With the recent attention to Bitcoin, GIH has been researching how the process of Bitcoin works. The team has read many articles about it and even suggested to investors to invest in it more than 6 months ago.
First, we need to understand what Bitcoin is and how it works.
Steps to use and mine Bitcoin
First you need to get a Bitcoin ‘wallet’ which is the electronic equivalent of a pocket wallet. It can be an app for your smartphone, a web wallet, or a desktop wallet. See Wallet chooser:
Your Bitcoin wallet is what allows you to transact with other users. It gives you ownership of a Bitcoin balance so that you can send and receive bitcoins. Just like email, all wallets can interoperate with each other. Before you start with Bitcoin, be sure to read what you need to know first.
Get started fast and easy
Once you have your Wallet, you can accept Bitcoins. Bitcoins can be purchased or mined. In the case of purchase, there are Bitcoin exchanges where users purchase Bitcoins at the market rate, minus the spread, similar to the Forex market or any other.
Bitcoin is called a “cryptocurrency” because it’s based on encryption. But since Bitcoin is created by processing power, it can be said to be ‘backed’ by processing power. It’s interesting that, here’s a case where pure processing power can be used to create money. There are so many miners now, and the puzzles have become so difficult, that mining doesn’t have the same return that it did in the early stages.
Because Bitcoin is only issued in 25 Bitcoin blocks, Bitcoin mining pools have formed. In a pool, each user contributes his processing power and based on his share of contribution, receives his share of the Bitcoin. Several large pools have emerged as primary Bitcoin miners, see a comparison of pools here.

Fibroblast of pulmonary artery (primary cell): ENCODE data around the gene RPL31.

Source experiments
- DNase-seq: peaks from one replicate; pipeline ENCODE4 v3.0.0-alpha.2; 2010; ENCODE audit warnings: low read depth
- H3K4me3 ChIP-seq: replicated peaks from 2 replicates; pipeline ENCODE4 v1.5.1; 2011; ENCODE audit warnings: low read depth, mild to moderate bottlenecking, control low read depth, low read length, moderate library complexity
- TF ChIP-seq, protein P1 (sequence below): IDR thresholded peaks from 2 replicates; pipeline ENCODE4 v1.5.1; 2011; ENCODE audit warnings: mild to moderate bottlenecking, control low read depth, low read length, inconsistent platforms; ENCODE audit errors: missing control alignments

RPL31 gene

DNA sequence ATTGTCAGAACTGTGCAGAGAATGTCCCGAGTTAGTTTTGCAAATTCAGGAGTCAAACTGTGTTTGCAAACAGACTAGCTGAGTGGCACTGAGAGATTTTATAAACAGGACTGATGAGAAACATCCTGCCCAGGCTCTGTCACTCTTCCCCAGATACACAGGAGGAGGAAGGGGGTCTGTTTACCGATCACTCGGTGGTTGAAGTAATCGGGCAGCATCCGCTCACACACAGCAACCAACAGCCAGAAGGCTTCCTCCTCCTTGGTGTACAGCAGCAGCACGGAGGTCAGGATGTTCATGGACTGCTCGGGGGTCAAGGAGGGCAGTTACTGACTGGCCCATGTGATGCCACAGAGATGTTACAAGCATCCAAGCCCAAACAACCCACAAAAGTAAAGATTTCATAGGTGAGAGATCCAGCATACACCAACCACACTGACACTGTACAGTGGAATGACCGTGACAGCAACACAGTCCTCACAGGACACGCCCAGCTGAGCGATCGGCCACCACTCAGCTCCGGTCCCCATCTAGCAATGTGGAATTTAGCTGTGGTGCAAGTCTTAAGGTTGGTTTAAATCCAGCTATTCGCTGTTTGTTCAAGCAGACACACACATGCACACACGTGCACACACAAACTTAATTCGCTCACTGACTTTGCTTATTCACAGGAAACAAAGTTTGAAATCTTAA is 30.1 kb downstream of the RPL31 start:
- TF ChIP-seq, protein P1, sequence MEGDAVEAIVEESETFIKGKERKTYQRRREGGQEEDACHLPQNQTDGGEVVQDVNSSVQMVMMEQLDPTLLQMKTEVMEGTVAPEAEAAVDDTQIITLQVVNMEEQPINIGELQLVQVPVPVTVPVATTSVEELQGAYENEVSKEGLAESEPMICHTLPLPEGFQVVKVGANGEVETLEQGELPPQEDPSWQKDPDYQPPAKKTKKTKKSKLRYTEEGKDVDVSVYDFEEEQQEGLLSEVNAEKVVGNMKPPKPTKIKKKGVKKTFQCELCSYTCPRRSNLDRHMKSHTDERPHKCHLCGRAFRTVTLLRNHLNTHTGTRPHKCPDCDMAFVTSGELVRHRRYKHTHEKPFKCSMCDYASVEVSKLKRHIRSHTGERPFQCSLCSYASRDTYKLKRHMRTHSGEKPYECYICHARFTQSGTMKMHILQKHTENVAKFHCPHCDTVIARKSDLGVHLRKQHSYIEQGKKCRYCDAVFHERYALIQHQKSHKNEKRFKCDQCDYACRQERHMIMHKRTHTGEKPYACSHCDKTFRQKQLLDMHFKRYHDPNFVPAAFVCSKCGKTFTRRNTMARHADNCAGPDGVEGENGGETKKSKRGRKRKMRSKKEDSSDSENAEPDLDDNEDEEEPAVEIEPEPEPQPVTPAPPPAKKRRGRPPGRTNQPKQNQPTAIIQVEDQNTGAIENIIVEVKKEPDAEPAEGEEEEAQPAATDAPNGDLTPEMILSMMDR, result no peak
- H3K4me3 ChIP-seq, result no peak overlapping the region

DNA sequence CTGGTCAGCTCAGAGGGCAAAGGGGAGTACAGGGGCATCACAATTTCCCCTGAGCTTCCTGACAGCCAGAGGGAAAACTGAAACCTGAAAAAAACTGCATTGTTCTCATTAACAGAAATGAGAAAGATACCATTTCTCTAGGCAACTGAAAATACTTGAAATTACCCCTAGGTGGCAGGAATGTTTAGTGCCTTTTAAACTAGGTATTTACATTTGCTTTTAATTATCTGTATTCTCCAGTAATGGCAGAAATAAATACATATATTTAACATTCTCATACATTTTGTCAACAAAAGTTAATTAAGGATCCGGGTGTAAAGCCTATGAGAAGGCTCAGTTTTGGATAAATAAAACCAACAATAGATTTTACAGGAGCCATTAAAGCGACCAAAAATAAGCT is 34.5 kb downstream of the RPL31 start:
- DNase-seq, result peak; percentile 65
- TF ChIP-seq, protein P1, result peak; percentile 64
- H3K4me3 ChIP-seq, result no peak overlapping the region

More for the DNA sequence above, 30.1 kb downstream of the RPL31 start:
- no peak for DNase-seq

Bitcoin mining is interesting for a few reasons, but what is very striking is that it’s a currency based on technology (encryption and computing power) which works primarily through the internet (it is possible to exchange Bitcoin in person). If one looks at the current model of the currency system we use today, it’s extremely outdated. The first central bank to issue fiat currency was the Bank of Amsterdam in 1609:
As the first public bank to “offer accounts not directly convertible to coin”, the Bank of Amsterdam established in 1609 is considered to be the precursor to modern central banks. The central bank of Sweden (“Sveriges Riksbank” or simply “Riksbanken”) was founded in Stockholm from the remains of the failed bank Stockholms Banco in 1664 and answered to the parliament (“Riksdag of the Estates“). One role of the Swedish central bank was lending money to the government.
It should not need to be mentioned that in 1609 there was no science that we have today, no technology, no computers, internet, etc. With all its flaws, the current global financial system may simply be outdated. In a world of abundant resources, markets that can crash in nanoseconds, just in time inventory, automation and robotics, it is maybe inappropriate to use a financial system which is 400 years old. Bitcoin may be the new technological alternative currency, but if not, it certainly can serve as a good template for future currency systems.
Recent news about Bitcoin:
http://www.alloscomp.com/bitcoin/calculator Bitcoin Mining Calculator